PLRHeadquarters Blog Mitch Claymore's Private Label Rights weblog

25Jan/11Off

Same Ol’ Same Ol’!!!!

If you’re intrigued by snappy titles, the above might not work terribly well, hook-wise. Long on honesty, short on excitement.

Oddly enough, it really does describe much of what harried website proprietors wind up being forced to deliver. If they try to use news services or RSS feeds to pep up the pages that have been sitting there unchanged for the last six months, they discover that what worked so well for newspapers in the 20th Century just doesn’t any longer.

Shared content used to be a basic ingredient for daily newspaper editors, who unashamedly ran Associated Press (AP) or Hearst syndicate slugs over much of their product. Their readers were, after all, expecting the latest news, and in all but the largest cities their choice among dailies was often non-existent. News syndicates thrived.

The syndication service solution continued to work up until the Sixties.  This was before the Internet, and even before TV news divisions figured out how to take over as the prime news medium (just delay broadcasting the evening newcast until Dad got home from work).

But for today’s website owner, using a syndication strategy to freshen up their site is even less effective than it is for a newspaper publisher. If they have to announce that their site carries the same information available elsewhere, the chances are readers won’t even be able to find them in the first place.  Every day the search engines scan and file the current content; if it finds new content that’s widely available elsewhere, there’s no reason to recommend one of these sites over any of the others. Certainly not on the valuable first page of search results.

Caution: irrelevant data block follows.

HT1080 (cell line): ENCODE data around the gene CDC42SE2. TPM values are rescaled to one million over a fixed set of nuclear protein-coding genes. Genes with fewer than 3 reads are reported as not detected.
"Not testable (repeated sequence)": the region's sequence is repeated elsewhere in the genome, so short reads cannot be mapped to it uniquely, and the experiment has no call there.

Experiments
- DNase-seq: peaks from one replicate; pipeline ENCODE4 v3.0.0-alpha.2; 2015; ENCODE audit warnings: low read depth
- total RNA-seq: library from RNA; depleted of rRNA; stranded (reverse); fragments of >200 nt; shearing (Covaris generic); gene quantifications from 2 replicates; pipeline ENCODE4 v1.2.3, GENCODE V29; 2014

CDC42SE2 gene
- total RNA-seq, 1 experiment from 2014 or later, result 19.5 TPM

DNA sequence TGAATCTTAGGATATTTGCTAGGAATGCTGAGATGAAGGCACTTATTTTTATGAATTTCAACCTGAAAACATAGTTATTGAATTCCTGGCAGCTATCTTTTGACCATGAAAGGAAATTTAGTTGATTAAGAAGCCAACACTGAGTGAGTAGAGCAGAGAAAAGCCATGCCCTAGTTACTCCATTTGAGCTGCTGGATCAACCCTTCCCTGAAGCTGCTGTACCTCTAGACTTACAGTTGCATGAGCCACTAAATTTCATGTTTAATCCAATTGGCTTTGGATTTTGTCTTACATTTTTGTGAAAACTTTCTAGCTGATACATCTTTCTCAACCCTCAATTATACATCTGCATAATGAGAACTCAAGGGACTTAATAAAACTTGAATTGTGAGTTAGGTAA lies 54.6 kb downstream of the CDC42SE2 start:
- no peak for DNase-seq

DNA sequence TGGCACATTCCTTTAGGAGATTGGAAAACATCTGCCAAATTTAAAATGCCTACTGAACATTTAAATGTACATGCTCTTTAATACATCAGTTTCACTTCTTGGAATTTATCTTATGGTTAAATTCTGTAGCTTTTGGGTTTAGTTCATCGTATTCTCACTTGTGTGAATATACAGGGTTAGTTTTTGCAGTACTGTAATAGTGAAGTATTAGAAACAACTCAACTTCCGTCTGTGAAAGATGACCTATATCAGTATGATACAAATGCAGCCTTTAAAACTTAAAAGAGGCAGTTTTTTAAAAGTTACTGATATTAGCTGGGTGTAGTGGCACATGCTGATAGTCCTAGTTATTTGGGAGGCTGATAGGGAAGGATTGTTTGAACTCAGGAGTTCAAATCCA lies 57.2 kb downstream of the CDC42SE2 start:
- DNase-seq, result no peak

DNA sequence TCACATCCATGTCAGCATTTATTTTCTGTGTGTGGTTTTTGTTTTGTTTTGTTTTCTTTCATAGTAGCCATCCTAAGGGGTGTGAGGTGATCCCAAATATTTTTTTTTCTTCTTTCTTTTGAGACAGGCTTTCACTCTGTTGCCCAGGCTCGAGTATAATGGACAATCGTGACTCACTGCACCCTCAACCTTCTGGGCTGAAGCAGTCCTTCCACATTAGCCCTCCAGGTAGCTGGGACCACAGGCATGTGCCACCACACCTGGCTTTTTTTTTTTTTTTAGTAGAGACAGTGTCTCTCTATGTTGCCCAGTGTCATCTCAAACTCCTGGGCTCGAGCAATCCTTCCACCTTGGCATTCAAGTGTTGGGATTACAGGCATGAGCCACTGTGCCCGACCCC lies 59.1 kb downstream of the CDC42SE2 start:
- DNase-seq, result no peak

That’s not all. If Google or Bing run into old duplicated content, they might just downgrade the whole site.  And search engine robots have long and excellent memories…

But just as Rust Never Sleeps, evolution and ingenuity don’t, either. Enter PLR.

The Private Label Rights format gives anyone who puts out a website or blog the right to use PLR material without having to tip their hand that a shared resource is present. Because credit is not demanded by the PLR providers, the actual content they provide can be altered in any way their client subscribers (who are actually more like editors) wish: localized, temporalized, personalized, or any other ized they choose. Some PLR services make that easier than others, and the best of them keep their circulation so microscopic that they stay under the search engines’ duplication threshhold. But in varying degrees, all serious Private Label Rights services give the search engines and readers exactly what they are looking for: new and relevant information that illuminates its subject matter in an engaging style.

With all due respect, I don’t think William Randolph Hearst would have appreciated the competition from PLR one little bit. (That is, until he decided to take over the industry himself).

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